"The car just hit the brakes hard, pretty much put me to a stop. I had no one in front of me, behind me and it just did it," Cindy Walsh said.
Cindy is talking about the Automated Emergency Braking System in her 2018 Nissan Rogue that's supposed to help prevent accidents when a driver becomes too close to the car in front of them.
In February, Cindy says the system activated while she was driving along Airport Blvd. in Raleigh for no reason.
"I was going 55, and all of a sudden a little light flashed in the dashboard and the car just hit the brakes hard. It braked so hard that if someone would have been behind me, it would have really hurt," she added.
Cindy took it to the dealership - who confirmed the car's sensors did not work correctly.
2017 and 2018 Nissan Rogues have sensors that use radar to detect other vehicles approaching. The technology is supposed to prevent accidents by alerting the driver that a car is dangerously close. The system can apply the automatic emergency braking system to avoid an accident.
When it comes to Cindy's car, the dealership recalibrated the car's sensors and performed a software update and told her the problem was fixed.
Fast forward to the week of July 8th and Cindy says it happened again.
"I was getting up speed to get on a major highway and the same thing - the alarm went off and the car braked," Cindy said.
Cindy went right back to the dealership and another software update was done.
"They said it was good at this time but can't tell me that it won't happen again."
Chris Sellers tells me the same thing is happening to his 2018 Nissan Rogue. He says he's called the dealership but says it told him he'd have to pay for them to look at his vehicle since it's outside of the warranty period.
Cindy and Chris are not alone. We found 145 documented complaints filed with the National Highway Traffic Safety Administration for 2017 and 2018 Nissan Rogues suddenly stopping in traffic.
Those complaints may or may not include duplicates. The agency confirms it has been investigating the potential stopping problem in 675,000 Rogues since April.
Our sister station in Chicago also found drivers with the same problem when it comes to the Rogues' automated braking system.
Todd Burrows, a 2017 Nissan Rogue owner, said the very electronic feature that is supposed to help protect him is actually a safety hazard.
"The car just slammed that emergency brake," he said. "It's happened to me three times -- and that's three too many times." He says he's uncomfortable letting his wife and two small children in the car since his experiences with it coming to a screeching halt. "Then boom, it hit me like a ton of bricks. I was going 35 mph just stopped me basically dead," he said.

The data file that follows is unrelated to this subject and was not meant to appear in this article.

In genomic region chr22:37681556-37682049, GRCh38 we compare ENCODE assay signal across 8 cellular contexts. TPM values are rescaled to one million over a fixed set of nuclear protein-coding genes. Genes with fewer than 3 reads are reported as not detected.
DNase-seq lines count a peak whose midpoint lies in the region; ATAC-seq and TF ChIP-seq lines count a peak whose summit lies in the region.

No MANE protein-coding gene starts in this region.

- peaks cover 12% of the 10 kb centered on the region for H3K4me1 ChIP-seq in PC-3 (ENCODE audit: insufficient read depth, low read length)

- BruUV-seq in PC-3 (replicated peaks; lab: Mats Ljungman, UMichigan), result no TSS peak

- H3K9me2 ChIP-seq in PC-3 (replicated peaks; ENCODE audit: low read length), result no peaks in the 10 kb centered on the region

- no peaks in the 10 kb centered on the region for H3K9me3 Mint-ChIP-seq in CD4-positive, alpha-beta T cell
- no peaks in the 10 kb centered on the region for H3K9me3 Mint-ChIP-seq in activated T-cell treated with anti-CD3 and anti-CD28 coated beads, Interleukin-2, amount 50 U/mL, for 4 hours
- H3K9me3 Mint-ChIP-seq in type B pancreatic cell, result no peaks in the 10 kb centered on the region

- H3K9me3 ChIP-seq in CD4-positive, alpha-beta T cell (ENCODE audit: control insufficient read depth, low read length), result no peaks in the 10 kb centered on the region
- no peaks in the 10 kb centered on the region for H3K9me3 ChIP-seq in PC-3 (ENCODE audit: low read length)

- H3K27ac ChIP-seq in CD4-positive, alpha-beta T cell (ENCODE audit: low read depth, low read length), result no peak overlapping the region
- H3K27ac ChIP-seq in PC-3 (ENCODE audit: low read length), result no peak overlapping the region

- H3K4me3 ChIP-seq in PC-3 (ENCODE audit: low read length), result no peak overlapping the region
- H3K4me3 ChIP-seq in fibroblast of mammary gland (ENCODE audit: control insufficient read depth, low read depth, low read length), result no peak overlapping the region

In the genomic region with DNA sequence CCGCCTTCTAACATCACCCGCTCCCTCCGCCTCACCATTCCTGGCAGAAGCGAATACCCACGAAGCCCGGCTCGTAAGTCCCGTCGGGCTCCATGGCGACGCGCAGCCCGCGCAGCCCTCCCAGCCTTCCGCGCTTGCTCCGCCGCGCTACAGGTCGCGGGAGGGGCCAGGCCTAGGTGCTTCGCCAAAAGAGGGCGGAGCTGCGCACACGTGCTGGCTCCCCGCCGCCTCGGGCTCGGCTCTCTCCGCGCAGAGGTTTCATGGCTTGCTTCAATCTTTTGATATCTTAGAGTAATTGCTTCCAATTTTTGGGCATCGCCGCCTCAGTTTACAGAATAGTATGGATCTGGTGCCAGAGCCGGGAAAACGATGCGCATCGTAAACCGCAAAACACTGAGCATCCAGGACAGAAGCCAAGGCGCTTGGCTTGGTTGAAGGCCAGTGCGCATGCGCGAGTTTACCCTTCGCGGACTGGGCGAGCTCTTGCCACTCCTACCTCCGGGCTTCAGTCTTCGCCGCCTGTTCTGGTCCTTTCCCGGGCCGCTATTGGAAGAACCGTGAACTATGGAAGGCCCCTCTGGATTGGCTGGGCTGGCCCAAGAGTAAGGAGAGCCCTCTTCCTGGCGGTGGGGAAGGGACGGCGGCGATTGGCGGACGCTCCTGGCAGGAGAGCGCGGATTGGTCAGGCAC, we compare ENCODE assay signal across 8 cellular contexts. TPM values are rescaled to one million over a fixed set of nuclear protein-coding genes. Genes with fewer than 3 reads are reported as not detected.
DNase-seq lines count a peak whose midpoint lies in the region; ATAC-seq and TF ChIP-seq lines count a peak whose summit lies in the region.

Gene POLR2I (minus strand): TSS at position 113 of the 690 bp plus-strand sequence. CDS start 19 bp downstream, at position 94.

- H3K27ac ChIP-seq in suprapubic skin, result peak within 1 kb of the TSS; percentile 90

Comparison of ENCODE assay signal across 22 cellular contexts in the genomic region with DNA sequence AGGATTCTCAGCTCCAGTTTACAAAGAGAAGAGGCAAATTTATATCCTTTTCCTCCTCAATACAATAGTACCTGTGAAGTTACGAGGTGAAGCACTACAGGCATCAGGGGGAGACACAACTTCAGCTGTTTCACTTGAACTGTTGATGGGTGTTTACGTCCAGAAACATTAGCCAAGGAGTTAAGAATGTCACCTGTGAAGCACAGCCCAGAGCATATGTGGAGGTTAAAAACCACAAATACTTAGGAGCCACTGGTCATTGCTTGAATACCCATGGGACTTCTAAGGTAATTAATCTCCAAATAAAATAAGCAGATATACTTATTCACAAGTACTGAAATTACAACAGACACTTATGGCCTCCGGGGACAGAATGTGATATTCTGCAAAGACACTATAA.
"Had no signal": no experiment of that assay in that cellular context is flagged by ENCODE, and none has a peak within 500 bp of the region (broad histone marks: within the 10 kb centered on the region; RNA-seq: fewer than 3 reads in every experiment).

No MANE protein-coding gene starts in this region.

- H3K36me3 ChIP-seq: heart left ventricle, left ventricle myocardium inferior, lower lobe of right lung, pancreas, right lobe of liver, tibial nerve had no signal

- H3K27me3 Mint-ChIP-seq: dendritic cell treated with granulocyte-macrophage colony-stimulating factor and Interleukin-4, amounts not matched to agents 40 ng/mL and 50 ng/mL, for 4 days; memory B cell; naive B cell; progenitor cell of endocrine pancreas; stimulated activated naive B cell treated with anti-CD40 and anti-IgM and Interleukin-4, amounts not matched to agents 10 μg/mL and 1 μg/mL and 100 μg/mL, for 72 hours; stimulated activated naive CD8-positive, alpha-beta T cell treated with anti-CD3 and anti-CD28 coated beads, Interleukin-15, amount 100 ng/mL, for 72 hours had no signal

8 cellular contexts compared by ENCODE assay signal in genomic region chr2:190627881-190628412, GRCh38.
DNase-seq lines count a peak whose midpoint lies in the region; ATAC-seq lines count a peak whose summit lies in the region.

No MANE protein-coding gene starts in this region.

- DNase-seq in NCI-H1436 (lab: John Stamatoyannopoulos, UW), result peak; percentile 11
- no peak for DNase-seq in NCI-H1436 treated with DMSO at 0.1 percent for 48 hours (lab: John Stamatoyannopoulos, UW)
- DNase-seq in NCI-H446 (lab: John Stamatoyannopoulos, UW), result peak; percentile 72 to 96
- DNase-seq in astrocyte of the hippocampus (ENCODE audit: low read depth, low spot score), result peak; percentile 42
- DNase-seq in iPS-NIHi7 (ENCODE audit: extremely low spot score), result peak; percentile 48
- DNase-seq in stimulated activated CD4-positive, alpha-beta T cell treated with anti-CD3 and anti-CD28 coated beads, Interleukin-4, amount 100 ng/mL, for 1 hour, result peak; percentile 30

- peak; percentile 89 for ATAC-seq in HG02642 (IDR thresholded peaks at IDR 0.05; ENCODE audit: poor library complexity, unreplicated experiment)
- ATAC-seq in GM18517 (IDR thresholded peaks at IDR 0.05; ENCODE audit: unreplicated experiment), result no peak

The Center for Auto Safety says it's received similar sensor complaints about the Rogue and other brands of vehicles.
Jason Levine, with the Center for Auto Safety, says it wants NHTSA to issue an official recall for the Rogues in question. "It's dangerous if the false trigger happens, then someone behind you could end up crashing into you because there is no reason," he adds.
A Nissan representative said when it comes to Cindy's issue - the dealer reprogrammed the Automated Emergency Braking (AEB) distance sensors in February and July. After each reprogram, the dealer test drove the vehicle with no further concerns.
Nissan offered to bring in a regional field quality engineer to look at her vehicle, but claims she declined. Cindy says that is the first she's hearing about a field quality engineer.
When it comes to Chris Sellers, the representative said Nissan will contact him so a field engineer can look at his vehicle.
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Regarding the customer comments on the NHTSA website, Nissan responded with this statement:
Nissan is committed to the safety and security of our customers and their passengers. Nissan has investigated this issue extensively. In consultation with both NHTSA and Transport Canada, Nissan launched field actions in early 2019 that notified all affected MY2017-2018 Rogue customers in the U.S. and Canada of a software update that improves AEB system performance. As always, Nissan continues to work collaboratively with NHTSA and Transport Canada on all matters of product safety.
As for Cindy, she tells me she is nervous driving her Rogue and wants Nissan to buy back the vehicle.
"I don't feel safe driving the car because you can't guarantee me the safety of me or my family when we are in the car," she adds.
After we got involved, Nissan contacted her about possibly buying back her Rogue, but Cindy says a representative reached out to her and said they will not be buying back her Rogue - instead if she has another problem with the AEB, they will send a quality engineer to look at it.
The Troubleshooter Takeaway is to report problems like this to the dealership and manufacturer as soon as you notice it. Also be sure to file a complaint with the National Highway Traffic Safety Administration. If you don't report it, then there is no record of it happening.
A 2018 class-action suit filed in Los Angeles claims that Nissan concealed these same sensor problems in numerous models.